Nigeria’s crude oil production dipped by a cumulative 56.559 million barrels in the first six months of 2021 compared with the quantity pumped during the same period last year, documents from the Department of Petroleum Resources (DPR), detailing activities in the oil sector have revealed.
The latest data released by the industry regulator, which was obtained by THISDAY Wednesday, showed that while the total quantity of crude oil, including condensates drilled between January and June was 307.794 million barrels, during the same period last year, 364.354 million barrels were produced.
The shortage of 56.559 million barrels may not be unconnected with the dynamics of the international market and the quota allocated to the country by the Organisation of Petroleum Exporting Countries (OPEC), which it did not fully comply with until around the first quarter of 2021.
The international oil cartel had activated its Declaration of Cooperation (DoC) agreement in April last year after the historic decline in oil prices induced by the COVID-19 pandemic and the price war between Russia and Saudi Arabia. The country was producing roughly two million barrels per day before the near collapse of the oil market.
But despite the curbs, Nigeria and a few members pumped above their OPEC quota for months, before bringing down its crude oil production in the first quarter of the year to fully comply with its cap, which may have partly accounted for the lower production figures in the first half of 2021.
Earlier this year, while explaining why Nigeria couldn’t fully comply initially, Group Managing Director, Nigerian National Petroleum Corporation (NNPC), Mallam Mele Kyari, had said Nigeria needed time to meet its obligations and face some bottlenecks. He added that the obligations had been fully met.
“There is a distinction between what you can do immediately and what you can do over a period of time. Sometimes, we do have technical constraints that make it impossible to meet that quota.
“You may have seen through OPEC conversations that in some months we actually under-produced. Put on balance, Nigeria has completely complied with our obligations to OPEC,” he said.
In addition, the DPR document showed that 34 terminals/streams produced the entire oil and condensates for the federal government and its joint partners for both years, although Aje, one of the oil facilities, only produced crude oil, with zero condensates for the year.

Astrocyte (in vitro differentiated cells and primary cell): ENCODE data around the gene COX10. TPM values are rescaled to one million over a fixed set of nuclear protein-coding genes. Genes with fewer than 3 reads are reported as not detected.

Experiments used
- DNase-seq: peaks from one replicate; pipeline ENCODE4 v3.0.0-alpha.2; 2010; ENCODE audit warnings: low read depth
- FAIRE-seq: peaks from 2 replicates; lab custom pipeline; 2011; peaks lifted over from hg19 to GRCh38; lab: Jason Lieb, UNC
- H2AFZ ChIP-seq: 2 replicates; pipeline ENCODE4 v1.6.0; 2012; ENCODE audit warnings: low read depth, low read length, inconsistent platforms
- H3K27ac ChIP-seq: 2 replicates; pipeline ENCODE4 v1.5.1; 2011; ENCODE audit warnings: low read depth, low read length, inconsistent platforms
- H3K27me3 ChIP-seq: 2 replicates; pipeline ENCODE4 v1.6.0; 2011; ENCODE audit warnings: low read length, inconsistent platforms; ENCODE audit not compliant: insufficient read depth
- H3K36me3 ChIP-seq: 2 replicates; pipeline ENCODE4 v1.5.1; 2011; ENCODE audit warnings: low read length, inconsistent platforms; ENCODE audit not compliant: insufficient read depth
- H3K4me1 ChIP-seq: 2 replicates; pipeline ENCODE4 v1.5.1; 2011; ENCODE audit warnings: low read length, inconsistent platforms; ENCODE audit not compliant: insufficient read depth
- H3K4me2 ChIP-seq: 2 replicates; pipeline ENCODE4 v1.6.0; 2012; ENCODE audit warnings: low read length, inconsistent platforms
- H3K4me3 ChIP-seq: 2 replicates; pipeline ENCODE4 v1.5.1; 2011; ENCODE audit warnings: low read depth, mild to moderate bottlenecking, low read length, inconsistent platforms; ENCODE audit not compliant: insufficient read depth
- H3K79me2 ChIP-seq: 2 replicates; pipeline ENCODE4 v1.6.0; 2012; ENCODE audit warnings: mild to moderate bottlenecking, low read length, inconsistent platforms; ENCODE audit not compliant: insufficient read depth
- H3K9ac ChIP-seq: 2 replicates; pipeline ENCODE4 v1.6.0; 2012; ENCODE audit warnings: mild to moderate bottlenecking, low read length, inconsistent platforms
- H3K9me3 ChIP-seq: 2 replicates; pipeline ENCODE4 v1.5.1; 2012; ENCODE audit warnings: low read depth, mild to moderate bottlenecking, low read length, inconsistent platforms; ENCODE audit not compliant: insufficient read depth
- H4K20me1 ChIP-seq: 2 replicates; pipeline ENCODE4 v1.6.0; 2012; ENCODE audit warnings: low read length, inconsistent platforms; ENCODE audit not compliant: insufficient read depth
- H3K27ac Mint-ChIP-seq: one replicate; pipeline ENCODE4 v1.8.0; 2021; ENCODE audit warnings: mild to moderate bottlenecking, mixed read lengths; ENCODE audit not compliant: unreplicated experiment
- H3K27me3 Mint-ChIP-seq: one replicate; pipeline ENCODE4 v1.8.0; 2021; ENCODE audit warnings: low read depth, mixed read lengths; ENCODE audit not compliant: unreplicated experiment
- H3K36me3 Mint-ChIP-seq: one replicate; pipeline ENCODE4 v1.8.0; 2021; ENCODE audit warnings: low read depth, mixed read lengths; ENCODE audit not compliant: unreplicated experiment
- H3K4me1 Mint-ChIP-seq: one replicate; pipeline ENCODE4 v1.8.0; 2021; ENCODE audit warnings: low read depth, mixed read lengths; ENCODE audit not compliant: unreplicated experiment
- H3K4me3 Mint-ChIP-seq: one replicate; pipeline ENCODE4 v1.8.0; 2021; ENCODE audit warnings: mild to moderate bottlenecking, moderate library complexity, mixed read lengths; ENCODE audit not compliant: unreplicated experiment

For the two years, there was no oil drilled from Atala, which hitherto belonged to Bayelsa, which was recently revoked by the federal government for non-performance and the Anambra basin.
Other terminals which contributed to Nigeria’s oil production for the period were Bonny, Brass, Qua Iboe, Forcados, Escravos, Odudu, Tulja-Okwuibome, Okoro, Asaramatoru, Otakpipo and Antan.
Other terminals where oil was extracted included Okono, Yoho, Okwori, Ebok, Bonga, ERHA, Usan, Egina, Oyo, Abo, Pennington, Ukpokiti, Ugo Ocha, Sea Eagle, Anyala Madu, Agbami, Akpo and Ajapa. Ima did not produce any condensate in 2021.
Still on 2021 data, total production recorded in January was approximately 53 million barrels, it was 49.3 million barrels in February, while in March, cumulative production was 54.2 million barrels.
Similarly, in April, Nigeria drilled 50.611 barrels of oil, in May it was 51.438 million barrels, while in June, Nigeria recorded the lowest quantity of production of oil and condensates of 49.18 million barrels.
A further breakdown indicated that the daily average of liquids produced, including condensates for January was 1.711 million barrels per day, it rose to 1.760 million barrels per day in February, the country produced an average of 1.748 million barrels per day in March as well as 1.687 million barrels per day in April.
While the OPEC quota does not include condensates as actual oil production ranged between 1,400 barrels per day to 1.554 bpd in May average combined production was 1.659 barrels before reducing to 1.639 barrels per day in June this year.
NNPC documents had earlier revealed that Nigeria lost at least 52 million barrels of crude oil between May and December 2020 to the compulsory supply cuts imposed by OPEC.
On Monday, Minister of State, Petroleum Resources, Mr. Timipre Sylva, during a briefing in Abuja to mark the country’s 50th anniversary as a member of OPEC, had said that rationing production was the right thing to do at the moment.
The minister explained that apportioning quotas has not hurt the country’s production, noting that if not because of the cartel’s intervention, the price of crude oil, which fell into the negative territory around April last year would still be low.
Sylva stated that the 1.554 million barrels per day, which was allocated to Nigeria for June, excluded condensates, stressing that as of today Nigeria has fully complied without exceeding the total allocated to the country since the OPEC member countries agreed to cut production.
Emmanuel Addeh in Abuja